Low levels of iron can lead to anaemia, and this can impact your mood as it can leave you feeling weak and tired.

Good dietary sources of iron include lean red meat, eggs, beans and pulses, and fortified breakfast cereals.

Another source that can be something of an acquired taste is molasses. “You can add molasses to smoothies (so you can’t taste them) or you can eat them off a spoon, but it’s not that nice,” Thornton-Wood says.

B vitamins

“If you’re lacking in B vitamins, this can affect your brain function and leave you feeling low and quite depressed,” Thornton-Wood explains. “Your body needs to replace these every day as they’re water-soluble vitamins so they aren’t stored.”

Good food sources include leafy green vegetables, oranges, bananas, milk, some fortified breakfast cereals and yeast extract (such as Marmite).


Good dietary sources of the mineral selenium include Brazil nuts, wholemeal bread, eggs, whole oats, oily fish, lean red meat and sunflower seeds.

Julie Penfold

Written by Julie Penfold she/her


Julie Penfold has been a specialist health and wellbeing journalist for more than 15 years and has been a finalist in three prestigious health and medical journalism awards during that time.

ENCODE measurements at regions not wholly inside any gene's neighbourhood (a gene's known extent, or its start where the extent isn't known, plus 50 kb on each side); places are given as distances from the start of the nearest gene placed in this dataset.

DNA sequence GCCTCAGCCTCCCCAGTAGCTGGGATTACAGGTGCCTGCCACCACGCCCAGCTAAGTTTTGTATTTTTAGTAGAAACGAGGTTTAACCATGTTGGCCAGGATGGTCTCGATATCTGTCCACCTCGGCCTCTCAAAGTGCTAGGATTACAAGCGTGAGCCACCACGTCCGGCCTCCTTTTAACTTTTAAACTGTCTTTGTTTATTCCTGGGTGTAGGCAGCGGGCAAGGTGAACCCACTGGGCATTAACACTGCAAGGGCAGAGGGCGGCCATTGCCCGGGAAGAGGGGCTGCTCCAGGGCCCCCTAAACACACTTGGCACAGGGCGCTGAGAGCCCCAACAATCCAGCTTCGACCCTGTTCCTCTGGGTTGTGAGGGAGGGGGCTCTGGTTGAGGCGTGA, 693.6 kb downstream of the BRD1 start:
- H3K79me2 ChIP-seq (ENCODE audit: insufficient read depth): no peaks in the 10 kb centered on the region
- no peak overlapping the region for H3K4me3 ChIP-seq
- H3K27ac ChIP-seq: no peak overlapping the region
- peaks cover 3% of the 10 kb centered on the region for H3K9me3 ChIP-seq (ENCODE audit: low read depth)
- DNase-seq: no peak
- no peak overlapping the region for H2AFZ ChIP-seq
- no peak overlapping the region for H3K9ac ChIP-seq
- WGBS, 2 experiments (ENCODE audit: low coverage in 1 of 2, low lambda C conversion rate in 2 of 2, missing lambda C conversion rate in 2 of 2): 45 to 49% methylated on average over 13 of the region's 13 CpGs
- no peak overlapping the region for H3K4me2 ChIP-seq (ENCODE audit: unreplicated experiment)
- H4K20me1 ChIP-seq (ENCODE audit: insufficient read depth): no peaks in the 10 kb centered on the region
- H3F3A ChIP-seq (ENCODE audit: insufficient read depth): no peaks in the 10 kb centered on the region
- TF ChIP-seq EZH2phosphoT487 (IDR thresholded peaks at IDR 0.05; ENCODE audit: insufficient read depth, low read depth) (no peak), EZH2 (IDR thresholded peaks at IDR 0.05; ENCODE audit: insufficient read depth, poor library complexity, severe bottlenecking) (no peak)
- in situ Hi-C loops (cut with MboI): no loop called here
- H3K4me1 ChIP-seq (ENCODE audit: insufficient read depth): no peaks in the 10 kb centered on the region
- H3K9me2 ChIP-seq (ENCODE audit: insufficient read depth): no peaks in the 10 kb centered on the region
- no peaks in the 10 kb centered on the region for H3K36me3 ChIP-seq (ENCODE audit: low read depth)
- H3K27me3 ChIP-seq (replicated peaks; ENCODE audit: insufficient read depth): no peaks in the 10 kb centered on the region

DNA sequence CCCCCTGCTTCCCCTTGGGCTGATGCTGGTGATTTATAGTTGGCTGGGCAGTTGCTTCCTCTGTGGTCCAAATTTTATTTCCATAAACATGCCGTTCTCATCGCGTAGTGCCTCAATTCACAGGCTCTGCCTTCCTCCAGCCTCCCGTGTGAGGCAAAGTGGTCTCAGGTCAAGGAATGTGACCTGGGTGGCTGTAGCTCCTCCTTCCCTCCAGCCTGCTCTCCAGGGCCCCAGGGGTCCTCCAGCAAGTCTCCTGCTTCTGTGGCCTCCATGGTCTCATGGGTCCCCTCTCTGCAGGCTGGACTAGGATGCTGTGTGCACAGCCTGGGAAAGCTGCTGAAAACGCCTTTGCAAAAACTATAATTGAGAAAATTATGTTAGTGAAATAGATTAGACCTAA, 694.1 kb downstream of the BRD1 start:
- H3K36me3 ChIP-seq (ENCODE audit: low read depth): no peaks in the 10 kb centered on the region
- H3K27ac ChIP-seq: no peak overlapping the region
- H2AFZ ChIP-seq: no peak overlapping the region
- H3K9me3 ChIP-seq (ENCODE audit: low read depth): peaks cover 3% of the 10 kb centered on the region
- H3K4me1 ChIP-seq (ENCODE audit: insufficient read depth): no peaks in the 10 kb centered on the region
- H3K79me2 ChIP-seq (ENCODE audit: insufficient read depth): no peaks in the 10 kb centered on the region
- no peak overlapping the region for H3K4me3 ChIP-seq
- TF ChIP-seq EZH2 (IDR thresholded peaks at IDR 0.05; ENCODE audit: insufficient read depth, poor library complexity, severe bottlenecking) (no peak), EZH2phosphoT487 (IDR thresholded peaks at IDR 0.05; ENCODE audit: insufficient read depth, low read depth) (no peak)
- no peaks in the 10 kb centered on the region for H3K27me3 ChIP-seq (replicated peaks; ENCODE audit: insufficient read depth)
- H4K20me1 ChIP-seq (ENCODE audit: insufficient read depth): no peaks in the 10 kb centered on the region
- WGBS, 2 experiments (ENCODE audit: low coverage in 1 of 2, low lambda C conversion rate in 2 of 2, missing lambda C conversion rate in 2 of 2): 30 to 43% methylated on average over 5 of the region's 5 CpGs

She has written for a wide variety of health, medical, wellbeing and fitness magazines and websites. These have included Running, TechRadar, Outdoor Fitness, Be Healthy, Top Sante,, Primary Health Care, Community Practitioner, CareKnowledge and The Guardian’s Social Care network.

Away from work, Julie is a huge Sunderland fan, loves watching football, athletics and swimming (live whenever possible!) and is a long-term vegetarian. She also loves to run, swim and practise yoga.

Previously, she loved to race too but since 2018, this has been firmly put on the backburner due to her having back-to-back sports injuries, both of which required subsequent surgery. Julie was gearing up to a return to racing after five years, but a further injury has hampered her imminent plans. Instead, recovering well is top of her list at the moment.